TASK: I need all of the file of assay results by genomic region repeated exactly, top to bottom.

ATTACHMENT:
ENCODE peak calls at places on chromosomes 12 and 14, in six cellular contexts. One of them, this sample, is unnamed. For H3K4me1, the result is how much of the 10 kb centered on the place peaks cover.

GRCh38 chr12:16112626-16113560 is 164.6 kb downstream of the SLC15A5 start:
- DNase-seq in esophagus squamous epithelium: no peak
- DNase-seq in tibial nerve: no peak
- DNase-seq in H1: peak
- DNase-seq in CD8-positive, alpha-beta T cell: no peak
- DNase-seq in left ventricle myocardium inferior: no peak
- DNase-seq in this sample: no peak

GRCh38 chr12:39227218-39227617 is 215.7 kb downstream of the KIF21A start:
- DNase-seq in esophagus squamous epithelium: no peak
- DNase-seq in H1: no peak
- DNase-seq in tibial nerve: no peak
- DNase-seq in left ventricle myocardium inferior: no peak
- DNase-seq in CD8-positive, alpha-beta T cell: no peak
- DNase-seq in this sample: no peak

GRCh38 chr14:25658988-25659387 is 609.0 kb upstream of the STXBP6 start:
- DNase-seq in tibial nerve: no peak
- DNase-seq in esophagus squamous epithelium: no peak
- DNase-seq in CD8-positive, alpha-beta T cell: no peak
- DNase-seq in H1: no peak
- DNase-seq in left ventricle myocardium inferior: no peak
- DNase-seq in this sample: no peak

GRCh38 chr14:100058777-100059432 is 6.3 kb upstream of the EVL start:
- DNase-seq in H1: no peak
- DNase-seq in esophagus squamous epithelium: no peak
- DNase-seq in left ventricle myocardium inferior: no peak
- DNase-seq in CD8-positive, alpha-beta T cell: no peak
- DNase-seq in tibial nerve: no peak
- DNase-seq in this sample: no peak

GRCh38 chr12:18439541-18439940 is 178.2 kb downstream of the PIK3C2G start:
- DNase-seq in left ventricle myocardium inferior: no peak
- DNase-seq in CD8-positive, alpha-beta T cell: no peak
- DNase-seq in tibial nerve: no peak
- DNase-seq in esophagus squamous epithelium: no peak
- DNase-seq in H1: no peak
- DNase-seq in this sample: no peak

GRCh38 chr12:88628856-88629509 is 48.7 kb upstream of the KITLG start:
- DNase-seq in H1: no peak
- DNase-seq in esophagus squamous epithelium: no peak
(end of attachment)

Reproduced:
ENCODE peak calls at places on chromosomes 12 and 14, in six cellular contexts. One of them, this sample, is unnamed. For H3K4me1, the result is how much of the 10 kb centered on the place peaks cover.

GRCh38 chr12:16112626-16113560 is 164.6 kb downstream of the SLC15A5 start:
- DNase-seq in esophagus squamous epithelium: no peak
- DNase-seq in tibial nerve: no peak
- DNase-seq in H1: peak
- DNase-seq in CD8-positive, alpha-beta T cell: no peak
- DNase-seq in left ventricle myocardium inferior: no peak
- DNase-seq in this sample: no peak

GRCh38 chr12:39227218-39227617 is 215.7 kb downstream of the KIF21A start:
- DNase-seq in esophagus squamous epithelium: no peak
- DNase-seq in H1: no peak
- DNase-seq in tibial nerve: no peak
- DNase-seq in left ventricle myocardium inferior: no peak
- DNase-seq in CD8-positive, alpha-beta T cell: no peak
- DNase-seq in this sample: no peak

GRCh38 chr14:25658988-25659387 is 609.0 kb upstream of the STXBP6 start:
- DNase-seq in tibial nerve: no peak
- DNase-seq in esophagus squamous epithelium: no peak
- DNase-seq in CD8-positive, alpha-beta T cell: no peak
- DNase-seq in H1: no peak
- DNase-seq in left ventricle myocardium inferior: no peak
- DNase-seq in this sample: no peak

GRCh38 chr14:100058777-100059432 is 6.3 kb upstream of the EVL start:
- DNase-seq in H1: no peak
- DNase-seq in esophagus squamous epithelium: no peak
- DNase-seq in left ventricle myocardium inferior: no peak
- DNase-seq in CD8-positive, alpha-beta T cell: no peak
- DNase-seq in tibial nerve: no peak
- DNase-seq in this sample: no peak

GRCh38 chr12:18439541-18439940 is 178.2 kb downstream of the PIK3C2G start:
- DNase-seq in left ventricle myocardium inferior: no peak
- DNase-seq in CD8-positive, alpha-beta T cell: no peak
- DNase-seq in tibial nerve: no peak
- DNase-seq in esophagus squamous epithelium: no peak
- DNase-seq in H1: no peak
- DNase-seq in this sample: no peak

GRCh38 chr12:88628856-88629509 is 48.7 kb upstream of the KITLG start:
- DNase-seq in H1: no peak
- DNase-seq in esophagus squamous epithelium: no peak